For centuries noses, eyes, and mouths have assessed the safety of drinking water. Yet by the end of the long nineteenth century, the nascent professional water worker corps in the United States and Europe began to distance themselves from everyday sensory approaches to judging a water's potability. Historians and geographers have explored the rise of urban water infrastructures as well as shifting approaches to water analysis. However, the changing role of sensory analysis in erasing waters’ biogeophysical histories, as well as the political ramifications of creating authoritative modes of sensory labor that exclude aesthetic evaluations of quality, remains relatively unexamined. This paper asks how water workers’ efforts to standardize and make objective the embodied labor of managing municipal water shifted not only how sensory knowledge is made, but also who has access to sensory knowledge about place. Drawing on technical documents, scientific papers, and production manuals, I examine the emergence of a new standardized system for characterizing and mitigating off odors and flavors found in raw and treated water during the first half of the twentieth century in the United States. This analytical assemblage was built on the precepts of nineteenth-century Fechnerian psychophysics. Grounded in the idea that small increases in stimulation are proportionally accompanied by small increases in sensation, psychophysics offered a way to express and test the relationship between stimulus and experience by identifying the point at which a difference in stimuli was ‘just noticeable’. Through attending to the role of tasting, smelling bodies as sites of scientific knowledge production, and as sites where scientific knowledge is called into question, I show that water workers used estimation of the ineffable to break away from or transcend locale. In the process, they made the water treatment laboratory into a space thoroughly embedded in place, even as they in turn set in motion efforts to remove place from the water sent to consumers throughout the provisioning system.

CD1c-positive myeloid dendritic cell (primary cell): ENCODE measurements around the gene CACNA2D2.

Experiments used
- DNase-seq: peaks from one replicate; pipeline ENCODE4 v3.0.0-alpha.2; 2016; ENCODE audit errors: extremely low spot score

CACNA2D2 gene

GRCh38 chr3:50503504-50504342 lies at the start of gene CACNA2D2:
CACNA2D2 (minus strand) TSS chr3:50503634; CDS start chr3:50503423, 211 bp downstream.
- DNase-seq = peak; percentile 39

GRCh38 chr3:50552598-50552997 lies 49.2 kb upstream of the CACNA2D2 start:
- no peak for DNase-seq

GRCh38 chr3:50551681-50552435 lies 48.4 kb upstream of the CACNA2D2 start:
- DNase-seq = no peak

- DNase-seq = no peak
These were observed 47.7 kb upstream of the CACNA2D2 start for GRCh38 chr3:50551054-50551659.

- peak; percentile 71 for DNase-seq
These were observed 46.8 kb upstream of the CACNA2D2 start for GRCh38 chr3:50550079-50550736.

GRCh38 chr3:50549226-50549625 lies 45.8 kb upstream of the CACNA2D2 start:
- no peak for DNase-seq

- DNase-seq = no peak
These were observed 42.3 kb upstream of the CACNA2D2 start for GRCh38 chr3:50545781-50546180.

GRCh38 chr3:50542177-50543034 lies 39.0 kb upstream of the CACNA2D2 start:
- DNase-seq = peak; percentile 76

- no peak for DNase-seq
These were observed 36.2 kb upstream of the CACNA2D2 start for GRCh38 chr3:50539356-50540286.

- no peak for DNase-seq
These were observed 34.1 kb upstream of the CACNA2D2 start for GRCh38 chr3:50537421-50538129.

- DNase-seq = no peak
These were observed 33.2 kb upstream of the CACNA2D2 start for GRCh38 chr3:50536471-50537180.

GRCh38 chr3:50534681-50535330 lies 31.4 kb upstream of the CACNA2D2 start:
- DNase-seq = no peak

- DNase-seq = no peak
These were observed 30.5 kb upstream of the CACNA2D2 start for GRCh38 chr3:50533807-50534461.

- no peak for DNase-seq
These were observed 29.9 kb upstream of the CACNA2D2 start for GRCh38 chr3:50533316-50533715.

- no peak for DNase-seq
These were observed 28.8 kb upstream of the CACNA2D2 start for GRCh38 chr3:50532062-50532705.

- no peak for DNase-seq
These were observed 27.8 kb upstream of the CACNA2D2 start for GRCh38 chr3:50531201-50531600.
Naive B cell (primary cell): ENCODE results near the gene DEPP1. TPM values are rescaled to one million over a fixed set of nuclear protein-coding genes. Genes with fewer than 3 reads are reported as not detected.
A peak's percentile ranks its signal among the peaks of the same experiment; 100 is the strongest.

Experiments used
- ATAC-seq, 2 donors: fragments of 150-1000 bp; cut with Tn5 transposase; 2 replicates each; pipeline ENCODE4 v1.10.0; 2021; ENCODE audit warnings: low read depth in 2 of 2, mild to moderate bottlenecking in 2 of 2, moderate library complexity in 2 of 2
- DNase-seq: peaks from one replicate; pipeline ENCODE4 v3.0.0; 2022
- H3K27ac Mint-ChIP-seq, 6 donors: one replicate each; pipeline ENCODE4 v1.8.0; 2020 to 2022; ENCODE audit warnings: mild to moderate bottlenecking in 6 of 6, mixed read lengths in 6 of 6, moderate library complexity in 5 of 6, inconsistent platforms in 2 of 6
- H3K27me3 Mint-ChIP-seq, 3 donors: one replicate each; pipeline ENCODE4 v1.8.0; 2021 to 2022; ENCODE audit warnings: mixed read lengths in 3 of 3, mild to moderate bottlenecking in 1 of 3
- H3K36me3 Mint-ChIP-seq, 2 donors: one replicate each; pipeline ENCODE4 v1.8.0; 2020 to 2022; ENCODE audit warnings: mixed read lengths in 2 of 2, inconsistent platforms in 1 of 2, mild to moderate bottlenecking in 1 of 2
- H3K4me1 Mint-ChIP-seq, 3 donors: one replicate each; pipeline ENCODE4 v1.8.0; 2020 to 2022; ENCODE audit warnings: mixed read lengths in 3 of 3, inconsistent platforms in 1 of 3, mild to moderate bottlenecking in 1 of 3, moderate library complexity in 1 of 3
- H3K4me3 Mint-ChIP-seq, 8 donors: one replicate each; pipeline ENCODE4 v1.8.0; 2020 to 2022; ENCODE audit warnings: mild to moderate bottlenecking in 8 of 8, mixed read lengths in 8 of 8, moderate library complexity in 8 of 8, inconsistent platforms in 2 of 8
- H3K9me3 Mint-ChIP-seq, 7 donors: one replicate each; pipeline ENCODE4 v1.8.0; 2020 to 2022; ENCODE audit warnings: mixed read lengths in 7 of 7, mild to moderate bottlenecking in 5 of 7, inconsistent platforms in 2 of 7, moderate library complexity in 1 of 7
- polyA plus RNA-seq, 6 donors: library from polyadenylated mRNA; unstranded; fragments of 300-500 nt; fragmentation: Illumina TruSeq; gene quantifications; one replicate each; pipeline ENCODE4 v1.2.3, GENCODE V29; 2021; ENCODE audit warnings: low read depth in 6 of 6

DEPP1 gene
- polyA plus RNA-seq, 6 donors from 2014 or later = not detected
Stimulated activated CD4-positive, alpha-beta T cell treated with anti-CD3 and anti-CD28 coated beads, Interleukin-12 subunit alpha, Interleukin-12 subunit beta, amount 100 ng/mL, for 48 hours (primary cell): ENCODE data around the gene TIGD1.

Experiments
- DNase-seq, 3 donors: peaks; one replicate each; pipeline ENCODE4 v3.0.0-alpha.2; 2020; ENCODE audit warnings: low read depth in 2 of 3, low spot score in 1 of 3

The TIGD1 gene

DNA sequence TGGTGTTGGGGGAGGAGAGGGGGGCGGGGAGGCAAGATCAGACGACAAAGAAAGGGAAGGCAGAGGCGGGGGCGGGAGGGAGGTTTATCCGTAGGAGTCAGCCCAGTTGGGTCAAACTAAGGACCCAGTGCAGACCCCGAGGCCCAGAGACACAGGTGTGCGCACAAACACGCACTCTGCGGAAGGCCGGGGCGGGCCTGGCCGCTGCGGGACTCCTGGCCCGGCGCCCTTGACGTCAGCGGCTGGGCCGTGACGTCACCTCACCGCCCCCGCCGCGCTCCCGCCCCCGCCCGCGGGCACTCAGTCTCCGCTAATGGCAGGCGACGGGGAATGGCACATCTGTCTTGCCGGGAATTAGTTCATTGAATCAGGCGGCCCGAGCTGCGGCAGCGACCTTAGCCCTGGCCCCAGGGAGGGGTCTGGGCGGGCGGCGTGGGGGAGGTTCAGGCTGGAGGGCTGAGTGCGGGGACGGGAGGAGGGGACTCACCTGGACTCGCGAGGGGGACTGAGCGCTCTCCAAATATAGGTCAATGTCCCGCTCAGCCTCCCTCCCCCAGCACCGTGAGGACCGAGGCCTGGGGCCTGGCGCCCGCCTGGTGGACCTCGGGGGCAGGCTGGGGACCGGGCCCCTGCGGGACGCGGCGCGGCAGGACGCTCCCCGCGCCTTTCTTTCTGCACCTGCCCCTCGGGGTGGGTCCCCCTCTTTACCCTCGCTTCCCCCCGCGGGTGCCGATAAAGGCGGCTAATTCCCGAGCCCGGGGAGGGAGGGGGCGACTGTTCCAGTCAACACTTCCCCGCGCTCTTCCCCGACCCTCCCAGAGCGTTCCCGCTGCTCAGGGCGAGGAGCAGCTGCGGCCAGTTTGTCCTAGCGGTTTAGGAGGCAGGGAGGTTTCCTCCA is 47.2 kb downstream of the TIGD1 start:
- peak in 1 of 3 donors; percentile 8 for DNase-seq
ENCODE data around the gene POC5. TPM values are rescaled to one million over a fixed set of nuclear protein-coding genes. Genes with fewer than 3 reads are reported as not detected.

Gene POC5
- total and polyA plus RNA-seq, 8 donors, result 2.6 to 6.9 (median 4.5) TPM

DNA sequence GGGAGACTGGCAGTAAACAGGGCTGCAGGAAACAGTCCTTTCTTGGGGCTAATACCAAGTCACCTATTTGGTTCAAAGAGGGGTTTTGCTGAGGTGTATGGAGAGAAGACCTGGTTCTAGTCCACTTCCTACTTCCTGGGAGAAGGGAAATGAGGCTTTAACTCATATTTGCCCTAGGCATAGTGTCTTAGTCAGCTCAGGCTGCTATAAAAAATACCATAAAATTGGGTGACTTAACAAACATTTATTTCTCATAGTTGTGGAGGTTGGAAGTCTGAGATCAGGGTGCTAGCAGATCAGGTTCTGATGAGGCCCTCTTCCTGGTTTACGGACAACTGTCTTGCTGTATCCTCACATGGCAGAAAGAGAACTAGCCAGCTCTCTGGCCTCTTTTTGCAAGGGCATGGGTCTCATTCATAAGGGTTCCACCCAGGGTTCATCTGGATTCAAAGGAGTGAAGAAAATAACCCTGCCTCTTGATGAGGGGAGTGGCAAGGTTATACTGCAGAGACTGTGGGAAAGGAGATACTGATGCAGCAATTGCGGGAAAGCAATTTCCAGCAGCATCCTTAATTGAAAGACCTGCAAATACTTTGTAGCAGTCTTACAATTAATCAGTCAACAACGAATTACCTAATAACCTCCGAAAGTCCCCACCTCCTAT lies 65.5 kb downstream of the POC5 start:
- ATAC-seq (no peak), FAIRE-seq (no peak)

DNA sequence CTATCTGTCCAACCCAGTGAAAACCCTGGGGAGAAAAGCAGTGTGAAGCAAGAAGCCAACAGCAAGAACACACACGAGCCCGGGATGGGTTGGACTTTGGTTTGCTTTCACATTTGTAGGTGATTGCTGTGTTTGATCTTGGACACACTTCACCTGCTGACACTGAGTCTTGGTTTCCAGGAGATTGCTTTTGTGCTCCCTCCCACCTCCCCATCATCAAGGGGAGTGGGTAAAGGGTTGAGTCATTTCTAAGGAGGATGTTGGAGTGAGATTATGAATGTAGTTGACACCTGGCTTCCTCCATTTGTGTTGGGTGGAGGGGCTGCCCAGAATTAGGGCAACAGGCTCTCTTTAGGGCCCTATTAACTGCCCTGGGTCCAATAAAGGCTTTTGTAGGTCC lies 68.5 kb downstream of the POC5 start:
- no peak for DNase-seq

- Municipal water
- Sensory evaluation
ASJC Scopus subject areas
- Geography, Planning and Development